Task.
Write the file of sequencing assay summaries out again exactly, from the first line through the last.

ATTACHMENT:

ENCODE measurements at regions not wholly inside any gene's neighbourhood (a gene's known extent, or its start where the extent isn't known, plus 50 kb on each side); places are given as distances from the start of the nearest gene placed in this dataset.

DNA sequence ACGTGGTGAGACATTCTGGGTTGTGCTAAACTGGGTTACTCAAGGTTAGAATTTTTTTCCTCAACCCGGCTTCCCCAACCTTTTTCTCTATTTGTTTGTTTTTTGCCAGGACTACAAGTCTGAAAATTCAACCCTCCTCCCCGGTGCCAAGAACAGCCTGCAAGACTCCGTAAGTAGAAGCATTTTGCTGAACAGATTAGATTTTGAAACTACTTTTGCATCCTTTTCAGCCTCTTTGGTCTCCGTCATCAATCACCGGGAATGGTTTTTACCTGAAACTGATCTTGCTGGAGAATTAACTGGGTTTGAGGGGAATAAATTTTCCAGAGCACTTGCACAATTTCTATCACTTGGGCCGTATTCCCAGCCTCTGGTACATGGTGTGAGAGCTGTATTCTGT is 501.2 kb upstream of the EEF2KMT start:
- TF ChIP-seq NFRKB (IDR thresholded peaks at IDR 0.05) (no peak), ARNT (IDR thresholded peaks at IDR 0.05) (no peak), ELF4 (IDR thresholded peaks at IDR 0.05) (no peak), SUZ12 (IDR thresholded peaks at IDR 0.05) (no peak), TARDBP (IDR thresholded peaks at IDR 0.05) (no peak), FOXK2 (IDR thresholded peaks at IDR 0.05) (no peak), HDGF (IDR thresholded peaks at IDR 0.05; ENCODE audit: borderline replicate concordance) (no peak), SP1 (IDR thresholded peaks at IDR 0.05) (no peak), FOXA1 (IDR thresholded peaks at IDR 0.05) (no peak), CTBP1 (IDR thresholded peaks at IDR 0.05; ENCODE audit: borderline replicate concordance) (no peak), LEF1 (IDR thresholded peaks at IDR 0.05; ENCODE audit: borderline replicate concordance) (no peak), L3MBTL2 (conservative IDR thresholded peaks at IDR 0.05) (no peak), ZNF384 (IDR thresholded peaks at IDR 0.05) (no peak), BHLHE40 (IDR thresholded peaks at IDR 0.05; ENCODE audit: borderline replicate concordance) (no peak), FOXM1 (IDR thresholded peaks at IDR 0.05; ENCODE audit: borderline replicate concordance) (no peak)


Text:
ENCODE measurements at regions not wholly inside any gene's neighbourhood (a gene's known extent, or its start where the extent isn't known, plus 50 kb on each side); places are given as distances from the start of the nearest gene placed in this dataset.

DNA sequence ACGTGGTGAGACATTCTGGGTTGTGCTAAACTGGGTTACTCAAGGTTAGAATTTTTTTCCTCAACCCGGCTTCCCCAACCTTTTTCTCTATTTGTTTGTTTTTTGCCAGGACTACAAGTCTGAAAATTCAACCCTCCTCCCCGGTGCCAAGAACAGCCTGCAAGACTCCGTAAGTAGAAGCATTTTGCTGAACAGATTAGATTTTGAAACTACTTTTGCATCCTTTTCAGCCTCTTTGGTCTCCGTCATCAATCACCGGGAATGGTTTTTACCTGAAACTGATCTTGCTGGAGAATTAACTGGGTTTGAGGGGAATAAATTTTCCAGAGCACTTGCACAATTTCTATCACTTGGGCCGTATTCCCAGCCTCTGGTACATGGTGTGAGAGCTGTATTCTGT is 501.2 kb upstream of the EEF2KMT start:
- TF ChIP-seq NFRKB (IDR thresholded peaks at IDR 0.05) (no peak), ARNT (IDR thresholded peaks at IDR 0.05) (no peak), ELF4 (IDR thresholded peaks at IDR 0.05) (no peak), SUZ12 (IDR thresholded peaks at IDR 0.05) (no peak), TARDBP (IDR thresholded peaks at IDR 0.05) (no peak), FOXK2 (IDR thresholded peaks at IDR 0.05) (no peak), HDGF (IDR thresholded peaks at IDR 0.05; ENCODE audit: borderline replicate concordance) (no peak), SP1 (IDR thresholded peaks at IDR 0.05) (no peak), FOXA1 (IDR thresholded peaks at IDR 0.05) (no peak), CTBP1 (IDR thresholded peaks at IDR 0.05; ENCODE audit: borderline replicate concordance) (no peak), LEF1 (IDR thresholded peaks at IDR 0.05; ENCODE audit: borderline replicate concordance) (no peak), L3MBTL2 (conservative IDR thresholded peaks at IDR 0.05) (no peak), ZNF384 (IDR thresholded peaks at IDR 0.05) (no peak), BHLHE40 (IDR thresholded peaks at IDR 0.05; ENCODE audit: borderline replicate concordance) (no peak), FOXM1 (IDR thresholded peaks at IDR 0.05; ENCODE audit: borderline replicate concordance) (no peak)